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Pufendorf's divine conductor

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Chapter Summary

In this chapter, one can see that the problem of obligation poses a serious difficulty for Pufendorf; a difficulty which is further enhanced by Pufendorf s particular conception of nature. It examines the foundation and the status of natural law. Like Grotius, Pufendorf turns 'human nature' into the proximate source for natural law. It enables him to reconcile the fundamental freedom of God with the immutability of natural law. The emphasis on God as the legislator of natural law seriously undermines Pufendorf's own demarcation between natural law and divine positive law. The sharp distinction between nature as a senseless and purposeless whole and morality as the product of the imposition by intelligent beings seems to exclude a serious theory of natural law. Pufendorf' s distinction between physical and moral entities may indeed foreshadow Kant's distinction between a world of Sein and a world of Sollen.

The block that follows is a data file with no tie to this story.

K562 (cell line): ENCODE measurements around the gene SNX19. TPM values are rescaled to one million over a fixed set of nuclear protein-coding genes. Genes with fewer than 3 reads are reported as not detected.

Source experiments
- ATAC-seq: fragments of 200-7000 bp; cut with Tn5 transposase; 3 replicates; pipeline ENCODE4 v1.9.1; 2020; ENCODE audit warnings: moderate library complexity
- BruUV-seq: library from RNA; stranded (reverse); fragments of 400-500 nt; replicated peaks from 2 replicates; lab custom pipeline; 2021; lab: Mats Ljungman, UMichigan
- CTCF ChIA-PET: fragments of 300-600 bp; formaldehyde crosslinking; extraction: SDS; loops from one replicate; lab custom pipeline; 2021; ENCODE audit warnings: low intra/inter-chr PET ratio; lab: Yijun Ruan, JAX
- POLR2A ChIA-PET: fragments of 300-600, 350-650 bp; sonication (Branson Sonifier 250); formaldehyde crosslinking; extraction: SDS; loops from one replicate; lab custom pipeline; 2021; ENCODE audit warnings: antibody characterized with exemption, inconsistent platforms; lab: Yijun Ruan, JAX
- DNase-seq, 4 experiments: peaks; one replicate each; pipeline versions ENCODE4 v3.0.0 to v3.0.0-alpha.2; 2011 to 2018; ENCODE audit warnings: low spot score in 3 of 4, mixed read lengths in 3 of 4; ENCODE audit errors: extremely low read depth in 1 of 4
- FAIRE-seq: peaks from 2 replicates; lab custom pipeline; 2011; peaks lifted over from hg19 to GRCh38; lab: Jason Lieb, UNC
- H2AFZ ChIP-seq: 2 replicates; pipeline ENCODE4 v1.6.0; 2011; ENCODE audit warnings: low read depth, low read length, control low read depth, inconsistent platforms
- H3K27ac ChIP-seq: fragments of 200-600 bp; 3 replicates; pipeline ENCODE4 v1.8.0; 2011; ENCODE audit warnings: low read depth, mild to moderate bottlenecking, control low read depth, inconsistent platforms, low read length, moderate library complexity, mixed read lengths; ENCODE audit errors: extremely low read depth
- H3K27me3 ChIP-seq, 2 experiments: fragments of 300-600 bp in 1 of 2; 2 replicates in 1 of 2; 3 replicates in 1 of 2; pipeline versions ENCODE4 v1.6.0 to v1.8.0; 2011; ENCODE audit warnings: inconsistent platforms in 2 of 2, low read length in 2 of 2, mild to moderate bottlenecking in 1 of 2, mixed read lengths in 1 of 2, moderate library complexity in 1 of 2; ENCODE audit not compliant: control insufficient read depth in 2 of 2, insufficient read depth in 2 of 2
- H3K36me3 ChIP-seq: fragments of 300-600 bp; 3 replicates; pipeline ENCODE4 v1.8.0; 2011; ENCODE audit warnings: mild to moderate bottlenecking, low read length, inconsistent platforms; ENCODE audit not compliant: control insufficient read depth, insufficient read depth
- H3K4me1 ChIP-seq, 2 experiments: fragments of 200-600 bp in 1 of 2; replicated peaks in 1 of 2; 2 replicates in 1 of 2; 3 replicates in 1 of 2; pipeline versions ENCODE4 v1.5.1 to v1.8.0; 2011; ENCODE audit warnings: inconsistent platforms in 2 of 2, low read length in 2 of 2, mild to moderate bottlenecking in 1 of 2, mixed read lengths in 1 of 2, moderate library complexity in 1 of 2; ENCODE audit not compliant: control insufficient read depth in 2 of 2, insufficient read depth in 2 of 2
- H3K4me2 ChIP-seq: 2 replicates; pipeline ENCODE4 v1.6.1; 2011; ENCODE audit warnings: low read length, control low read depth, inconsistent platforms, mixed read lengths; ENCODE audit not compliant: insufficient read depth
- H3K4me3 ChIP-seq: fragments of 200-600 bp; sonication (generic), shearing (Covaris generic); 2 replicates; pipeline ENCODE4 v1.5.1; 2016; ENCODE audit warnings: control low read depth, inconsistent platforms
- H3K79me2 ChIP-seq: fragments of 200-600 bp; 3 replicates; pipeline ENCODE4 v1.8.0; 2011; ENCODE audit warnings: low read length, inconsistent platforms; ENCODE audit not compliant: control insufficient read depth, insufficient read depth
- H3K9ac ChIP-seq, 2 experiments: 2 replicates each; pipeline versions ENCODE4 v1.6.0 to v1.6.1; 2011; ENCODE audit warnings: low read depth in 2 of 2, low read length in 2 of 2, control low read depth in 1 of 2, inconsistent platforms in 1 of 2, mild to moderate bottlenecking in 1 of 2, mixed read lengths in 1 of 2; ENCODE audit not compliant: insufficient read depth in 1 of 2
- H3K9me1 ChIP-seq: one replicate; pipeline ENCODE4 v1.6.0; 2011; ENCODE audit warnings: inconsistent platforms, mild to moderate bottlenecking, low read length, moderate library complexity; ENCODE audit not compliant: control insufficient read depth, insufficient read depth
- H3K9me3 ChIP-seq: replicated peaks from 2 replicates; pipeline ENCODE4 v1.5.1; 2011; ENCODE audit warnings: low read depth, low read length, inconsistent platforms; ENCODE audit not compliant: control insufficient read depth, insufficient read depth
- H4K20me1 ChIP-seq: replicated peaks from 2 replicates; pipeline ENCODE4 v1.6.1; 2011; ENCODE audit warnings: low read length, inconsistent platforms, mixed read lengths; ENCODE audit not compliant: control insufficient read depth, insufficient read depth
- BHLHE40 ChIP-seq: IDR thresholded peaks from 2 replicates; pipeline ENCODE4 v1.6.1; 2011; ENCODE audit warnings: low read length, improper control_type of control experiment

Keywords: divine positive law; God; natural law; Pufendorf

10.1163/9789004247383_009
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